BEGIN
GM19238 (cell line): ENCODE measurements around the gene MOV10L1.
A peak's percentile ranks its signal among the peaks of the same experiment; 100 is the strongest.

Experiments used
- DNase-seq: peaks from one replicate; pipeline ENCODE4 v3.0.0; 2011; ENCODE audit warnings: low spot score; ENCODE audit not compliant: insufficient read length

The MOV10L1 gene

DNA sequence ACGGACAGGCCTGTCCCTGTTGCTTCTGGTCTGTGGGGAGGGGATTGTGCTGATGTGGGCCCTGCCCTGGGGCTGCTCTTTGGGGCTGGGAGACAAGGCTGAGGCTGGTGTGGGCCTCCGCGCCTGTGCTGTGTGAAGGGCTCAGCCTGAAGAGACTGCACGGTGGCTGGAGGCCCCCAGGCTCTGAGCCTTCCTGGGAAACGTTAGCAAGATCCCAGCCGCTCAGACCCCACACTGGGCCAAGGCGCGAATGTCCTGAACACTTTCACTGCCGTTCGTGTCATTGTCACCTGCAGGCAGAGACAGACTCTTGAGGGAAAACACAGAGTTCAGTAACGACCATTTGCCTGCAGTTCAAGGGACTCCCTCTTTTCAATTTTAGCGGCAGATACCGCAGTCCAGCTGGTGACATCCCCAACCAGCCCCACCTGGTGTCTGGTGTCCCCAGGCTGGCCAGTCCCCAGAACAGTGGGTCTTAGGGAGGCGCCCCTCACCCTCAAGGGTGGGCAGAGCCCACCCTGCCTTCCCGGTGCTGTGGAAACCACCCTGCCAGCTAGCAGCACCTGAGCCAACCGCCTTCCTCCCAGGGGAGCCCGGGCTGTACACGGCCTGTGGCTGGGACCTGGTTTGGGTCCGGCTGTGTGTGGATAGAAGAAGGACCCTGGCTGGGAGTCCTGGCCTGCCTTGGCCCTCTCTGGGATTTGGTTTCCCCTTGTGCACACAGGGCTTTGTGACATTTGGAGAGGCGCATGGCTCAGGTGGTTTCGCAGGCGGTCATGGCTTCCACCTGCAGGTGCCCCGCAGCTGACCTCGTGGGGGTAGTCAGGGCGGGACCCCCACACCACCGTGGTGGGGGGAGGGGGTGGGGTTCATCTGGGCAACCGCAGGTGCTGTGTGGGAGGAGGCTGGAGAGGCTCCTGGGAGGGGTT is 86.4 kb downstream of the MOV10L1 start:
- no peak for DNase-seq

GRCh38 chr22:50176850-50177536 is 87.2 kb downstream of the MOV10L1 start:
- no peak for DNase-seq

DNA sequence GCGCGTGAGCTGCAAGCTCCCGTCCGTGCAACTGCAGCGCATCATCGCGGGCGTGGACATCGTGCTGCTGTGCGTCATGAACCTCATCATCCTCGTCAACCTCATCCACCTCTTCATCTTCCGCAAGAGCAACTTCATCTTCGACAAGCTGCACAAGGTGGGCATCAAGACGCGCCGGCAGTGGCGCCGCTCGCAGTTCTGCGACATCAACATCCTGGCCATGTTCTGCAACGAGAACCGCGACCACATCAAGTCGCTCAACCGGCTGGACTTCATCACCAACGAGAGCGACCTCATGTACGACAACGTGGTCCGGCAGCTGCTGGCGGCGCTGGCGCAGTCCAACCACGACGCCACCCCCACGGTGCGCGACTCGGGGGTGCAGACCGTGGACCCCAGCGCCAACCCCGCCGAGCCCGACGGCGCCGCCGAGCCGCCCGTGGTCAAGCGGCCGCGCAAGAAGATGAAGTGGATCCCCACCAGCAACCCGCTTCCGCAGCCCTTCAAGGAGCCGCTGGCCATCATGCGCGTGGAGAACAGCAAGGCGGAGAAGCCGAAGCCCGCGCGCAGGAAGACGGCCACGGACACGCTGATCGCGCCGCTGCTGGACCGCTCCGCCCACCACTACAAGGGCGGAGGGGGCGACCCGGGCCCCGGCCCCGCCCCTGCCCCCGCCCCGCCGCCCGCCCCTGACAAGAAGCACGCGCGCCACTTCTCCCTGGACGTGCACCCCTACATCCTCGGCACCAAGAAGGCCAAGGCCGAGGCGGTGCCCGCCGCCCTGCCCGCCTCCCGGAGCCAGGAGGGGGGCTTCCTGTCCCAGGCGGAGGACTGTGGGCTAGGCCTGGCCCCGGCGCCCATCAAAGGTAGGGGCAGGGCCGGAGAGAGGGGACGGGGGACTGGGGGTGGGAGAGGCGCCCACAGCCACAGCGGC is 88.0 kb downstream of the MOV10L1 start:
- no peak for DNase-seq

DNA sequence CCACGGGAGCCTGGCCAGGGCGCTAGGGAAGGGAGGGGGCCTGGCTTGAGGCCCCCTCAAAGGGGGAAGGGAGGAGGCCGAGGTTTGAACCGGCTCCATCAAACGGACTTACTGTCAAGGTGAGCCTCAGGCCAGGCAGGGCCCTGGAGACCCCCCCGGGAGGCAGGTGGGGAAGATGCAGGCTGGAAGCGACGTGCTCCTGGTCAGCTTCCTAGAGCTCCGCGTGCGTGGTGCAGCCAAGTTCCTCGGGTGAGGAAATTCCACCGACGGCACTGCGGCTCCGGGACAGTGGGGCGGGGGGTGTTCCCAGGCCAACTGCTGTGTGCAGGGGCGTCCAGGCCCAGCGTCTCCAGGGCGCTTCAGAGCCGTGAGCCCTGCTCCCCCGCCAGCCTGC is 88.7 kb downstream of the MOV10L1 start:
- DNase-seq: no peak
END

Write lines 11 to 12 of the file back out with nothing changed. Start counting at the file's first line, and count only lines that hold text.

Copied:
- no peak for DNase-seq

DNA sequence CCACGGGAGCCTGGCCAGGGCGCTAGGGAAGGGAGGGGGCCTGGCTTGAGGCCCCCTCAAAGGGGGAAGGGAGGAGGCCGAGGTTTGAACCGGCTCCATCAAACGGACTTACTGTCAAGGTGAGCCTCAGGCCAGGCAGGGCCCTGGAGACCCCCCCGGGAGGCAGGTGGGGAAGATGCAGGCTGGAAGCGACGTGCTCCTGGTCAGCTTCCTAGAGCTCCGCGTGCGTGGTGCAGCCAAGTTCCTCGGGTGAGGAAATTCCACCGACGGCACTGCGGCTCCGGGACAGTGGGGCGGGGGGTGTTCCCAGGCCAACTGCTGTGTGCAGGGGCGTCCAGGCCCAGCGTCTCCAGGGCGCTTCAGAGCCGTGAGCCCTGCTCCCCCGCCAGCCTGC is 88.7 kb downstream of the MOV10L1 start: